I became a mom two years after graduation, had my second child four years later, and adopted my dog Sophie in between. Along the way, I found myself a single parent, and I was very lucky to find two supportive career “homes” that allowed me to weave my international interests into more traditional legal paths: a law firm, Debevoise & Plimpton, and the Securities & Exchange Commission’s Office of International Affairs.
My journey took some twists and turns in the last 20 years, and now I can look back and see how it was all part of The Great Curve leading to Persefoni. In my last few years at the SEC Office of International Affairs, I was able to collaborate with colleagues around the world on ways to improve climate and sustainability disclosures! If only I had known what I know now when I wrote that law school paper…
2. And you may find yourself behind the wheel of a large automobile. (What do you do at Persefoni?)
My formal role at Persefoni is to “advise internal and external stakeholders on global regulatory developments related to climate disclosures” - the rules of the road, especially as new regulations are launched around the globe. But just like driving, we also have to be aware of all the other factors shaping the conditions around us. There are many market forces driving the need for carbon accounting and inspiring decarbonization efforts. I Found a Job where I get to have my eyes and ears open to learning every day, try to make sense of it all, and then do my best to help Persefoni and its customers navigate the road ahead.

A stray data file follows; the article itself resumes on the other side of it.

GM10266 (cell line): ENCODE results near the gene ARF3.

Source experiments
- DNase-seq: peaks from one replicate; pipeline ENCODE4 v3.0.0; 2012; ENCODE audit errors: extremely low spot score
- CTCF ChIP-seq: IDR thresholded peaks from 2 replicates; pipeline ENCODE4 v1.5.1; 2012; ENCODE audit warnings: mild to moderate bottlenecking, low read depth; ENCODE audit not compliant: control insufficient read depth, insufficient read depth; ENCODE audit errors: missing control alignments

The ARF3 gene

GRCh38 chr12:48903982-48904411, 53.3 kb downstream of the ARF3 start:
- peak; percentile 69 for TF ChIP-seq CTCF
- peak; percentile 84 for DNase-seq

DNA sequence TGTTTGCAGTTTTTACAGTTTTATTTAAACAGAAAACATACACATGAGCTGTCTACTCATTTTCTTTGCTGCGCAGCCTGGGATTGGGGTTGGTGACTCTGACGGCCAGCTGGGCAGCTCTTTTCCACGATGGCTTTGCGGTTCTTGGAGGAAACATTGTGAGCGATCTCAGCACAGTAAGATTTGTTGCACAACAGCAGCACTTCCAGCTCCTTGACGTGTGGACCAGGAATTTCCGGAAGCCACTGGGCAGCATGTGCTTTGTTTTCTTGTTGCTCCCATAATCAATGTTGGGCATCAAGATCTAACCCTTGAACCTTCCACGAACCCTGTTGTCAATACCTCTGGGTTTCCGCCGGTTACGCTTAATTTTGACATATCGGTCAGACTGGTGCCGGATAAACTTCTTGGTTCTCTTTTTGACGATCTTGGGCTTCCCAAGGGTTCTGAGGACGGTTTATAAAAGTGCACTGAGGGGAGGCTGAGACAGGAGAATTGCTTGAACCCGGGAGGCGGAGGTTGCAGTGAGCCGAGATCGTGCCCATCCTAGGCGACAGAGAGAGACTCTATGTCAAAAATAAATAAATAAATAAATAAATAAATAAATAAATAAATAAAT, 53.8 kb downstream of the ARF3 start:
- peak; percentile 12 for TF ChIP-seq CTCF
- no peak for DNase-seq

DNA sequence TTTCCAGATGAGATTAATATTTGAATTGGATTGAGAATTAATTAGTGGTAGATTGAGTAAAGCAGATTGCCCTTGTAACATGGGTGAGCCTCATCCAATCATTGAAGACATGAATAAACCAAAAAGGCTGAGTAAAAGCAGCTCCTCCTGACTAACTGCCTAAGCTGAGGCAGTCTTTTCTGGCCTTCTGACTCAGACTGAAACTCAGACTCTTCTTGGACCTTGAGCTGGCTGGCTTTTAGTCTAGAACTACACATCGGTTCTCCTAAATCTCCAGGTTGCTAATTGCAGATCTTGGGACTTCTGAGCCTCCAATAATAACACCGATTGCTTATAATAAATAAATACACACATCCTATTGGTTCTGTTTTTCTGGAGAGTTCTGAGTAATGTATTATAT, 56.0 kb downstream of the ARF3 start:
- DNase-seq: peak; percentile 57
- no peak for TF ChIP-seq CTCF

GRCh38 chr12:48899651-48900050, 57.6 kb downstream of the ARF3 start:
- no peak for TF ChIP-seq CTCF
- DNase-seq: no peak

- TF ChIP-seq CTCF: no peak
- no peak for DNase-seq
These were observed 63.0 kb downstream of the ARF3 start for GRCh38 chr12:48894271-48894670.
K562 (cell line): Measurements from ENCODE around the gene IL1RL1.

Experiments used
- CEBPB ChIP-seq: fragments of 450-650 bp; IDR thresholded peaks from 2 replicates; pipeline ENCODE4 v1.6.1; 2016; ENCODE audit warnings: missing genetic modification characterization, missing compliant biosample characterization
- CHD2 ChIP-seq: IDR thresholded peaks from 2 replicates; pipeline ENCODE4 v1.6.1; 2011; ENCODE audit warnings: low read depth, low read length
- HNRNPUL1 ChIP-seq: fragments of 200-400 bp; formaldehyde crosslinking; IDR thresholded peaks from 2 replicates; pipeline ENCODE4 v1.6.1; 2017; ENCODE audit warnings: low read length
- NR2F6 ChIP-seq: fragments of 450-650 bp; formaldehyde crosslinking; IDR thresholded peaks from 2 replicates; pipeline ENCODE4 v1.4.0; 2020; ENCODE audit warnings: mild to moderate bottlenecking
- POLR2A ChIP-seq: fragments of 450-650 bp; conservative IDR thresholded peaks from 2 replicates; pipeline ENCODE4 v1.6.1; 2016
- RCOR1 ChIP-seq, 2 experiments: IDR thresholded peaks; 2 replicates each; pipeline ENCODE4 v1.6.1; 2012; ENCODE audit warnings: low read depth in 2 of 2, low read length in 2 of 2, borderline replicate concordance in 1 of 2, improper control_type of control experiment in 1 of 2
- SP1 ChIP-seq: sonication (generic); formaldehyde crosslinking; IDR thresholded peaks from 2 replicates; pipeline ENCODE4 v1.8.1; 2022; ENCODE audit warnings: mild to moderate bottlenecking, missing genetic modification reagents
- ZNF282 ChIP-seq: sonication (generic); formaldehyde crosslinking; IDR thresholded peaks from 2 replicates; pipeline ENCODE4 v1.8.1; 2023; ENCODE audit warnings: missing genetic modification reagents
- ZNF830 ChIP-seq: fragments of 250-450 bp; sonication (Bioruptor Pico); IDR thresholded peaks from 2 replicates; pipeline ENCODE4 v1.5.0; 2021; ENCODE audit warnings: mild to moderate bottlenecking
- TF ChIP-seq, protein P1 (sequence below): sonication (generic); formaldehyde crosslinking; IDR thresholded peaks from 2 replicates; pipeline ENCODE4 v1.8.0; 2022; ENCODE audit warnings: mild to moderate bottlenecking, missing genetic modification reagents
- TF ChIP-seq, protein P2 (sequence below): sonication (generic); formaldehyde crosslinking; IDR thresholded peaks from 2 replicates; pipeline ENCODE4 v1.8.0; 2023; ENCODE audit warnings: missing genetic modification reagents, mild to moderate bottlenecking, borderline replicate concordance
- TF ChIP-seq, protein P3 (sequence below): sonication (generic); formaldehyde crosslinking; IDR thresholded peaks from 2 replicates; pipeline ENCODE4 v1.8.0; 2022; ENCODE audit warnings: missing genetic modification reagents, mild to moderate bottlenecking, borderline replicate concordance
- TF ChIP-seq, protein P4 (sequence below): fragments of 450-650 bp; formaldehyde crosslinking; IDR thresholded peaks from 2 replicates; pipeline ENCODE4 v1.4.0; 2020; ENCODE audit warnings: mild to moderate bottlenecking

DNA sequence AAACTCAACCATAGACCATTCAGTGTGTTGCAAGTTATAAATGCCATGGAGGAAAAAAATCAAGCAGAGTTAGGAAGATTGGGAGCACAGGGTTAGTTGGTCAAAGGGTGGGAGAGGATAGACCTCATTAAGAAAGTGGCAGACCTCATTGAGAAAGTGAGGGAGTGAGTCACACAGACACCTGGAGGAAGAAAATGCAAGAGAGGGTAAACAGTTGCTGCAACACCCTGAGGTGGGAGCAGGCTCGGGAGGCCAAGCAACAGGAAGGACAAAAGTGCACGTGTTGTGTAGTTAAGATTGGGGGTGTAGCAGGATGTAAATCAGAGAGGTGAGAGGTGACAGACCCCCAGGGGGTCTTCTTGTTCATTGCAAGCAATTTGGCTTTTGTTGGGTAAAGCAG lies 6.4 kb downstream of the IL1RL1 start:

3. And you may ask yourself, "Where does that highway go to?" (What are your hopes for your time at Persefoni?)
Global markets are on a road to a lower-carbon economy, and Persefoni has a tremendous opportunity to help accelerate global decarbonization efforts. Persefoni's technology enables action by making carbon accounting more efficient, reliable, and accessible. I hope to use my time at Persefoni to raise awareness about technology tools, build market capacity, and foster market trust. Trustworthy data is the foundation for both investor decisions and company actions; without it, we risk being on a Road to Nowhere.
4. And you may say to yourself, "My God! What have I done?"(Why is Persefoni a great home for you?)